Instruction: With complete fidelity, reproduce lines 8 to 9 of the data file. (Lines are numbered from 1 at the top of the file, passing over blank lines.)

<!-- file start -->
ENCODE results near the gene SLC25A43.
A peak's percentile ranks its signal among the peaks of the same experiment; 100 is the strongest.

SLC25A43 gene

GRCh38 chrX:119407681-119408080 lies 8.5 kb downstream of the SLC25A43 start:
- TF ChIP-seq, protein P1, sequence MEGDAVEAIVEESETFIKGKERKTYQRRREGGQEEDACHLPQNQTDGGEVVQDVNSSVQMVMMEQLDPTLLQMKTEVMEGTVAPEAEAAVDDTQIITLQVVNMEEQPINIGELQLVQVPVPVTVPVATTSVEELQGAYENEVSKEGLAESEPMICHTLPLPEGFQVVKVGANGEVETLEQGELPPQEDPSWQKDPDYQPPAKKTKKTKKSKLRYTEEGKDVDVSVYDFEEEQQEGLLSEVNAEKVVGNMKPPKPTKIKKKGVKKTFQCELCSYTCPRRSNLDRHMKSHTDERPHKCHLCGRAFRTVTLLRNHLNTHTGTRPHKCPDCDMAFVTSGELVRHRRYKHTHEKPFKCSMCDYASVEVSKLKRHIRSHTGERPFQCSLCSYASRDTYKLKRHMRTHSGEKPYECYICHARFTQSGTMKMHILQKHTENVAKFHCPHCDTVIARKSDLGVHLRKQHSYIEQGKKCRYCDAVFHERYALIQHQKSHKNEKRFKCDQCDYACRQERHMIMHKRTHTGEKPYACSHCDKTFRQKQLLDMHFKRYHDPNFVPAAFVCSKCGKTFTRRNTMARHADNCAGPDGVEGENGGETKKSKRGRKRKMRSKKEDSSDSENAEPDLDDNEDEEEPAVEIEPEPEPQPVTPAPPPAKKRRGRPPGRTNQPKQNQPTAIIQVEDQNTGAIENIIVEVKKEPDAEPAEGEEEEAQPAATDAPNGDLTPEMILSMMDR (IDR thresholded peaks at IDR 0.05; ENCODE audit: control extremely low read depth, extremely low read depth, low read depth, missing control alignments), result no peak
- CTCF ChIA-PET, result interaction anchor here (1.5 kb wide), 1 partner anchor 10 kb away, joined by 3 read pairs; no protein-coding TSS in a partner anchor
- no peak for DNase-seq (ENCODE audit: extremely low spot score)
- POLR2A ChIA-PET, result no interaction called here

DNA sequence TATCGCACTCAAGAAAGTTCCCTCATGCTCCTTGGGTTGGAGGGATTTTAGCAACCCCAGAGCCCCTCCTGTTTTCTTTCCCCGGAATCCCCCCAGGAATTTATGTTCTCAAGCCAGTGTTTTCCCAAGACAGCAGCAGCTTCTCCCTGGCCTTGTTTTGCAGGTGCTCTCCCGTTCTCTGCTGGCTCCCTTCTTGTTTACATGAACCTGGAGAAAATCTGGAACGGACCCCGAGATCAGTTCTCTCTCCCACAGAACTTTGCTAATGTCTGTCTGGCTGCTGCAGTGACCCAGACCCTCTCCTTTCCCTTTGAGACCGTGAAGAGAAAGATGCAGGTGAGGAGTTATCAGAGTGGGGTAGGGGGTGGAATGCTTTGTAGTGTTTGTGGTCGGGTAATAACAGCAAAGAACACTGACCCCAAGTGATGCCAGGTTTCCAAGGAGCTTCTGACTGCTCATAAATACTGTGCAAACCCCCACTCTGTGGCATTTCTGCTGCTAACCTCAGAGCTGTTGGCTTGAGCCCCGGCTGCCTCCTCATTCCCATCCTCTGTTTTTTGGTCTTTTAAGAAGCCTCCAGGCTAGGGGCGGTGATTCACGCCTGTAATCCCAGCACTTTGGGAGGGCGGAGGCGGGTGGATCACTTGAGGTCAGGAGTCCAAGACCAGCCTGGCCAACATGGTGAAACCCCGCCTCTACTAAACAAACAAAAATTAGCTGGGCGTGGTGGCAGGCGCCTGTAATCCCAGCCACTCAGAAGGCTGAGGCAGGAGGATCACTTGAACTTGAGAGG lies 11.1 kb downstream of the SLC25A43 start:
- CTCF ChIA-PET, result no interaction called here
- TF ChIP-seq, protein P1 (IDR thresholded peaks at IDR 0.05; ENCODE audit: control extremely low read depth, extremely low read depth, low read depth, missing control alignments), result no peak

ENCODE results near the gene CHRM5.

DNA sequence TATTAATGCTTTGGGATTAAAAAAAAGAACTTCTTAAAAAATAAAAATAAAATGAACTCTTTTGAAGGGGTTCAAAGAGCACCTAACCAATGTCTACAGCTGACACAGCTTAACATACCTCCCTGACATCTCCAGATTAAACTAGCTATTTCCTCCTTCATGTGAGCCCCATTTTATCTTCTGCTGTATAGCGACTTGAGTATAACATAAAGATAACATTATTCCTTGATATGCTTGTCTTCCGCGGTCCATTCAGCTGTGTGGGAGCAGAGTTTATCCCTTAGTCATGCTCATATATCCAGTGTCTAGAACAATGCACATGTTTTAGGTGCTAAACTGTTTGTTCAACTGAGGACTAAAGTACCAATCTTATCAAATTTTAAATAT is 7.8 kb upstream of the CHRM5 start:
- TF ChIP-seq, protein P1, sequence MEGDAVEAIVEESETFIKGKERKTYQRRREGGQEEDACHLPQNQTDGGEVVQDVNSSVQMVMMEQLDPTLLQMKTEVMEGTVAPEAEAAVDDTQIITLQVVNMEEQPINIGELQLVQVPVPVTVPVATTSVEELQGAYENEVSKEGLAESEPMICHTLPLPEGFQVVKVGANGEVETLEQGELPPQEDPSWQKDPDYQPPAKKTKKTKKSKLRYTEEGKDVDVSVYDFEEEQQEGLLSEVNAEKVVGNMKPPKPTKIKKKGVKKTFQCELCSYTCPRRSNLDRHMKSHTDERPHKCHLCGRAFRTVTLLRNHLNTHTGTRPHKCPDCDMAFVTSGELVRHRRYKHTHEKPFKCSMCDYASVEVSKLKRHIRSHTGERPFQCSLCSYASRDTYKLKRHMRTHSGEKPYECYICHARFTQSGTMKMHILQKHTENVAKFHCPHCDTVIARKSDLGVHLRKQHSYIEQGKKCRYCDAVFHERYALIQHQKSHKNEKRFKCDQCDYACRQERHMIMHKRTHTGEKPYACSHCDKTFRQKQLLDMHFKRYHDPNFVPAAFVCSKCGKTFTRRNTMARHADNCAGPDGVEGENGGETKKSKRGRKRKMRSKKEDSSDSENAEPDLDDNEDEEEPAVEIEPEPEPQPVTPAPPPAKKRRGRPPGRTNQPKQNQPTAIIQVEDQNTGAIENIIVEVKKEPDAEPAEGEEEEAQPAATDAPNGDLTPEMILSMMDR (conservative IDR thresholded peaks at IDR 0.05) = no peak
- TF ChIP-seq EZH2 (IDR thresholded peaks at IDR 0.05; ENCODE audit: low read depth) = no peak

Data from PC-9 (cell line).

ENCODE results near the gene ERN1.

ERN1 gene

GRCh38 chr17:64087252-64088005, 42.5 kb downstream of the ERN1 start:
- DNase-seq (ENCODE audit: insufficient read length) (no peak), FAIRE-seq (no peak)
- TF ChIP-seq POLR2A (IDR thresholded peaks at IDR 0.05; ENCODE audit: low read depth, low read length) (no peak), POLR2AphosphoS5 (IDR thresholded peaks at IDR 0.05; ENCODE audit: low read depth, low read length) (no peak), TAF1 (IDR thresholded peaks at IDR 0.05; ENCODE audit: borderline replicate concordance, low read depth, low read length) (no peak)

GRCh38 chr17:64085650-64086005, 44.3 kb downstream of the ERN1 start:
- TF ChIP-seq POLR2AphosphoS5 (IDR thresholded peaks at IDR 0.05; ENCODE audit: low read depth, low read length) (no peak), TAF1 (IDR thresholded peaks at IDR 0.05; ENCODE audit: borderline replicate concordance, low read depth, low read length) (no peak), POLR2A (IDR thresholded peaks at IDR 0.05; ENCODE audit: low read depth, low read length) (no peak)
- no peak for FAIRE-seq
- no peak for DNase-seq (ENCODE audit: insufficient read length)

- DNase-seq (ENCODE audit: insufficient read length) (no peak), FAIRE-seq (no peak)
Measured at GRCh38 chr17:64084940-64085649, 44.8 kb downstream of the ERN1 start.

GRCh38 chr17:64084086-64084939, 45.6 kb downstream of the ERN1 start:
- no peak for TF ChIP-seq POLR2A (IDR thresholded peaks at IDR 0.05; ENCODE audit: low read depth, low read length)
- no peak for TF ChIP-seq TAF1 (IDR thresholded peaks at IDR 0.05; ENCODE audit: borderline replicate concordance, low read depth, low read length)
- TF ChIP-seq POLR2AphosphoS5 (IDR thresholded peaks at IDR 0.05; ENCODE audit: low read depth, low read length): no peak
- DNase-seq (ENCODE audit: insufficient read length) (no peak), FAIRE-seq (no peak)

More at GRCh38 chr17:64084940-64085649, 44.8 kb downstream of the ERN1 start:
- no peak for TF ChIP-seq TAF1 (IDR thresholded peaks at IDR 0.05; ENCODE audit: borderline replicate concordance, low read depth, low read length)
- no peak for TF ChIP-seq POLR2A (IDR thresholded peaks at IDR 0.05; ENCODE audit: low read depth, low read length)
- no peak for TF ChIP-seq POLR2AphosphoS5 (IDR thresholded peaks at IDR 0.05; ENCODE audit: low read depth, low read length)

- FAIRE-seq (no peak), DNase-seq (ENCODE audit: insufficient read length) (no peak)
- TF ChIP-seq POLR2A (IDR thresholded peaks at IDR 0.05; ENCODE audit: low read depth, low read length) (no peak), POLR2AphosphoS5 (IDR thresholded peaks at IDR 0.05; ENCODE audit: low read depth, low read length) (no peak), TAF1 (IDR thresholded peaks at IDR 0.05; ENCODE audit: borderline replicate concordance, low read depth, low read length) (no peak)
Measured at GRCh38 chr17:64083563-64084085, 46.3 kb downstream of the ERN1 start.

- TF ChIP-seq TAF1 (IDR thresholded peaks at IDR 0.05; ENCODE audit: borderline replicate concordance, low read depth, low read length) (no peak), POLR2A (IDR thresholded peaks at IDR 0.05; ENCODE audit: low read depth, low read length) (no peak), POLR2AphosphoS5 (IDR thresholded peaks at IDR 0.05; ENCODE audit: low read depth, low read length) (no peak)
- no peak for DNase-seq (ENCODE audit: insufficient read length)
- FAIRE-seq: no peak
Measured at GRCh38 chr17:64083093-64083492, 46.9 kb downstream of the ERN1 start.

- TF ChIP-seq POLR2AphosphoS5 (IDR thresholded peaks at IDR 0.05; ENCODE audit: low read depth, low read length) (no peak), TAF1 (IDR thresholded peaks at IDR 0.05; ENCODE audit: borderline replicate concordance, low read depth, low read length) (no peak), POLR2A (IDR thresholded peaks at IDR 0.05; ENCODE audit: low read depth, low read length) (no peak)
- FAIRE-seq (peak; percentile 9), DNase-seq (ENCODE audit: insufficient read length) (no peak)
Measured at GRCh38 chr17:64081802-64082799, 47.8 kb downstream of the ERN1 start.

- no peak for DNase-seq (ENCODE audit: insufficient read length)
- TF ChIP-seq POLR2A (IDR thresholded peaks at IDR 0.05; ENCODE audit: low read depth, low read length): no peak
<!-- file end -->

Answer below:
- POLR2A ChIA-PET, result no interaction called here

DNA sequence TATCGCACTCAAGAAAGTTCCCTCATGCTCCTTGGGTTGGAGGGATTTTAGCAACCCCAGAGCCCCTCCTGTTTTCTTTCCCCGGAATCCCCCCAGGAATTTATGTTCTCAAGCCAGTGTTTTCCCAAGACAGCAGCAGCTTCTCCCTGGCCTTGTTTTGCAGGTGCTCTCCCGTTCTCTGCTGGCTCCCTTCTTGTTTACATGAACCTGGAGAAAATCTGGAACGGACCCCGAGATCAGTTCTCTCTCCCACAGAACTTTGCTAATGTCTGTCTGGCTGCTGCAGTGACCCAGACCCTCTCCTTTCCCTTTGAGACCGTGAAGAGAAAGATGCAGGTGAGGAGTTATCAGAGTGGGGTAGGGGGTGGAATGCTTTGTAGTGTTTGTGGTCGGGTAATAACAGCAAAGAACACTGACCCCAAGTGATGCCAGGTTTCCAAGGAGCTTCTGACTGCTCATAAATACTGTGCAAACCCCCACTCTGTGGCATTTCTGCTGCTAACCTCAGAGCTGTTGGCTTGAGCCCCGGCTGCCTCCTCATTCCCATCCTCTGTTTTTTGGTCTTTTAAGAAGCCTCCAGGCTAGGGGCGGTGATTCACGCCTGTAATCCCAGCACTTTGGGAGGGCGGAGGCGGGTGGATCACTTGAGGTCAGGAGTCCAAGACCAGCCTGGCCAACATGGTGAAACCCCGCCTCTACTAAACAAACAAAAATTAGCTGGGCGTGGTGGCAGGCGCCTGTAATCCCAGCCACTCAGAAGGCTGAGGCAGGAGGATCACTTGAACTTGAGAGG lies 11.1 kb downstream of the SLC25A43 start: